BCCI creditors to pocket first payout in summer

Bank breakthrough: Initial compensation to be at least 20p in the pound 8 Head of criticised supervision operation announces early departure
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The Independent Online
More than 35,000 long-suffering British creditors of the disgraced Bank of Credit and Commerce International will see their first compensation payout of at least 20p in the pound by next summer. The final obstacle was cleared in a Luxembourg court yesterday, ending years of frustration and uncertainty since the bank was closed by regulators in July 1991 following the discovery of massive long-term fraud.

Sources at Touche Ross, the liquidators, suggested that the first payout might eventually be higher, but this can only be decided in April 1996. The liquidators, who are seeking to recover as many of the assets as possible on behalf of creditors, also hope that large funds will be available for further compensation payments from the several litigation cases under way.

BCCI, closed by the Bank of England and regulators in the two other jurisdictions where it was registered, Luxembourg and the Cayman Islands, left more than pounds 7bn of debts. Of the 250,000 creditors world-wide, some 35,000 are based in the UK, a large proportion of them from the Asian community.

About 30 local councils are owed a total of pounds 82m, which they lost in deposits at the bank. Worst hit was the Western Isles council, which lost pounds 24m. Until now British creditors have only received payments under the Bank of England's Depositors Protection Fund, with a maximum of pounds 15,000.

Although the first settlement deal with Abu Dhabi, the majority shareholder, was signed as long ago as the summer of 1992, creditors' hopes of receiving some money have been constantly thwarted by a series of court delays. Legal agreement was necessary from all three jurisdictions, but Luxembourg has proved the source of most of the difficulties.

Yesterday marked the removal of the final technical hurdle, as the Luxembourg court formally approved the earlier withdrawal of an appeal against the settlement from four former BCCI employees.

The liquidators have so far retrieved some pounds 2.2bn, including pounds 1.2bn in a settlement with Abu Dhabi, and the remainder from funds located in the US and a settlement with Saudi Arabia's most prominent banking family.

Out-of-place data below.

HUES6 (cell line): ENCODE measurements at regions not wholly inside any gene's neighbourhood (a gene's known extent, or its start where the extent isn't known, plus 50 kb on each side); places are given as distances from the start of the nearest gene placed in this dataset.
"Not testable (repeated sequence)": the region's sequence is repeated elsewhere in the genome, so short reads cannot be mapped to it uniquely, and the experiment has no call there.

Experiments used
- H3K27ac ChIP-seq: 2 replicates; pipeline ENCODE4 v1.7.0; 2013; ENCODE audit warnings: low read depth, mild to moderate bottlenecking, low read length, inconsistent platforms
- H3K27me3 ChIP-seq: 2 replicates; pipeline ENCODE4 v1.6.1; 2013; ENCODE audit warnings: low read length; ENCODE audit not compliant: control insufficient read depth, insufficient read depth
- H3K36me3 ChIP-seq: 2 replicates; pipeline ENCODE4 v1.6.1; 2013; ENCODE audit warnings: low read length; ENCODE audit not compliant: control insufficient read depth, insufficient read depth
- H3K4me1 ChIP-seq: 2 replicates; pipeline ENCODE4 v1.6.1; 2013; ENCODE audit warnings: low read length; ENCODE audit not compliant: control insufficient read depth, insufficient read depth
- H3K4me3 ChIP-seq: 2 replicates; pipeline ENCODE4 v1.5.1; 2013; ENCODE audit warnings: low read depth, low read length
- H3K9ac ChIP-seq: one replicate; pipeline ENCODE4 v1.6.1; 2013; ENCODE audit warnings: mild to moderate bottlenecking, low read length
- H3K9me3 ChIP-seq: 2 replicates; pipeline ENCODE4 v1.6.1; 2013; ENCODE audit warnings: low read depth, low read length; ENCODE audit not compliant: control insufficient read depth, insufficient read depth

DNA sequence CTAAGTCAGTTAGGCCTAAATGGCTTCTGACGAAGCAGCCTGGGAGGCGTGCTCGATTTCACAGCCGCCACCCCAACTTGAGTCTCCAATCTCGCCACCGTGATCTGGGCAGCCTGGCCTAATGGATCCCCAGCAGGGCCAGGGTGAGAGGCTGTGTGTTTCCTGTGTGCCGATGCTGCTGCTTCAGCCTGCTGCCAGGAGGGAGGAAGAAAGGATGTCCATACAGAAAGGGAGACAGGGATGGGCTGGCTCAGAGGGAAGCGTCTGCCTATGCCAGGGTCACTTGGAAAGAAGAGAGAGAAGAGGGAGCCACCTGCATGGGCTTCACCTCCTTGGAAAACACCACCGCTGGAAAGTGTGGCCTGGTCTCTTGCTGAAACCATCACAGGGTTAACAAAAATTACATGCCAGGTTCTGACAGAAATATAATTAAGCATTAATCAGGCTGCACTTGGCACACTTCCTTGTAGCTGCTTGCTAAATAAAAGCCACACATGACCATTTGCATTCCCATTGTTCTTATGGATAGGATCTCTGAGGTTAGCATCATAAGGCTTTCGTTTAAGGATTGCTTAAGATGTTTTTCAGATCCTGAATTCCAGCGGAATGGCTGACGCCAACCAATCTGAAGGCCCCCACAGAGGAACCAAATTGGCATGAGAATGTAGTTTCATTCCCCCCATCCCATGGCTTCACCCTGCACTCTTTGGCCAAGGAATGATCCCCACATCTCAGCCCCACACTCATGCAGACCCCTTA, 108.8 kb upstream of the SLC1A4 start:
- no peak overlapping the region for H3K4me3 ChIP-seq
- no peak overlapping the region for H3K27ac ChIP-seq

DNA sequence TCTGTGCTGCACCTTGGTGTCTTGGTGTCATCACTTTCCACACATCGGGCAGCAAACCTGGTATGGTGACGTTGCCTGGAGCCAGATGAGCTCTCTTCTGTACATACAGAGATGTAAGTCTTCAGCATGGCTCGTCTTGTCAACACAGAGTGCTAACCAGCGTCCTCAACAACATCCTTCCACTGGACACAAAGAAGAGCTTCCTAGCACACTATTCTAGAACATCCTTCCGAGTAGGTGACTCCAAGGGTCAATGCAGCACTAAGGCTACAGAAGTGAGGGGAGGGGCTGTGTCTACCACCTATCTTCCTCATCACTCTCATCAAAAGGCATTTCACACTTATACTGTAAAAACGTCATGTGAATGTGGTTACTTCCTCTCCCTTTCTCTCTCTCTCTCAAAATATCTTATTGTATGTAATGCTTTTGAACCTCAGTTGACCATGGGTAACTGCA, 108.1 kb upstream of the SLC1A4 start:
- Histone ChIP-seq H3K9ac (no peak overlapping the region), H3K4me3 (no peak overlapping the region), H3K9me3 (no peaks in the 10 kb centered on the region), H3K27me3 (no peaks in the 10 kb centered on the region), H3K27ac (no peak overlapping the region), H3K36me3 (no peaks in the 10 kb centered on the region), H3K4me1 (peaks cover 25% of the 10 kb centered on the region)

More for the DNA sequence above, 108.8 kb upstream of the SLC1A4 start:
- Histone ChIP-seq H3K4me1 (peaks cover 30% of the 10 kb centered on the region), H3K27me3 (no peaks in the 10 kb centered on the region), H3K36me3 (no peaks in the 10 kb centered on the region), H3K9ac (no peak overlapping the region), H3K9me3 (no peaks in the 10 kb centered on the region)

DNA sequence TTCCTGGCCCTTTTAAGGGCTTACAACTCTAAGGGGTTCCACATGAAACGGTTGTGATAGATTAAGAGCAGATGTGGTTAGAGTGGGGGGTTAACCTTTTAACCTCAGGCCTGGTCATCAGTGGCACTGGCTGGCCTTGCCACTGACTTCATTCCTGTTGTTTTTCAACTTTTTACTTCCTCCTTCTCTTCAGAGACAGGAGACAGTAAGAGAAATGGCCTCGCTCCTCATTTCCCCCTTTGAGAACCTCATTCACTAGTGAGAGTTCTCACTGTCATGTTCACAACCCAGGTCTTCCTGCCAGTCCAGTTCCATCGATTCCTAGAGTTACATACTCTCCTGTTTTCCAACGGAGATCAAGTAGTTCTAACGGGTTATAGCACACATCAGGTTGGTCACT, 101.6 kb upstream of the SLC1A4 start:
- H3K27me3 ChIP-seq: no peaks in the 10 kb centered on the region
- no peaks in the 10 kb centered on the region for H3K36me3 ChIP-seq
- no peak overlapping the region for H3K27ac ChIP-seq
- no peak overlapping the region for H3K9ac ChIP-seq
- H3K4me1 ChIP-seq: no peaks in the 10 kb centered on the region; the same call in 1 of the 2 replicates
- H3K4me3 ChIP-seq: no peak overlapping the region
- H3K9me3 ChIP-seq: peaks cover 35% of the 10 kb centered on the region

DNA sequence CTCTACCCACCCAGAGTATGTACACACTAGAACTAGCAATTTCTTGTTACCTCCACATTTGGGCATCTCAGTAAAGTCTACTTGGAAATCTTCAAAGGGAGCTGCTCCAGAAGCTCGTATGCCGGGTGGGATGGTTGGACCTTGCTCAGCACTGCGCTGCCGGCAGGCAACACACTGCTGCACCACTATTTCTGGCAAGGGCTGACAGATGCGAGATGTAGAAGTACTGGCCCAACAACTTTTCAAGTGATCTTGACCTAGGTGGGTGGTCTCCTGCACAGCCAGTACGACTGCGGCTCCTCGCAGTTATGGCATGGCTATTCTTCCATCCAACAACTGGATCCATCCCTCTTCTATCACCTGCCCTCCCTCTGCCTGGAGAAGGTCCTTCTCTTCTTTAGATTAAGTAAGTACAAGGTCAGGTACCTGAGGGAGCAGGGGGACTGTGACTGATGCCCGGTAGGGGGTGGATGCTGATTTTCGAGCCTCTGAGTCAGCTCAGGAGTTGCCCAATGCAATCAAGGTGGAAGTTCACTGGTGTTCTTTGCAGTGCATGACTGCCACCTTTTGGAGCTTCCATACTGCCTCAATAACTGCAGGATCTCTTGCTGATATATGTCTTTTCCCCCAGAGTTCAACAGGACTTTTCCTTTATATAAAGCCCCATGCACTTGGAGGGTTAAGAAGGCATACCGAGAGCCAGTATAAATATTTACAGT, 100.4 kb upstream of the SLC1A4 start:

However, only pounds 1.3bn or so is likely to be used for the first tranche of the compensation payout, as the liquidators are required to withhold funds to complete the heavy litigation schedule and as a contingency for the myriad of disputes in the affair.

The biggest potential pot of money for creditors and former employees of the bank is the litigation being pursued by Touche Ross. The liquidators are suing the Bank of England over "misfeasance in public office". Touche Ross claims the Bank failed in its role as regulator of BCCI.

The liquidators are also suing Luxembourg's banking regulator, the Institut Monetaire Luxembourgeois. The biggest action of all is against BCCI's auditors, Price Waterhouse, for a claim of pounds 2bn plus interest. Price Waterhouse recently announced plans to seek protection for its audit business from legal claims by re-registering it in Jersey, but this would not help against the BCCI claim, the biggest outstanding against the auditing profession.

BCCI, founded in Luxembourg by the Pakistan businessman Agha Hassan Abedi in 1972, collapsed after a string of investigations into its affairs showed widespread evidence of money-laundering, fraud and deceit.

A US judge hearing evidence into one of the cases dubbed the bank "the most corrupt in history". The CIA admitted using BCCI to move money involved in drug stings. Many former officials of the bank have been jailed or fined following investigations and court cases into the bank's collapse.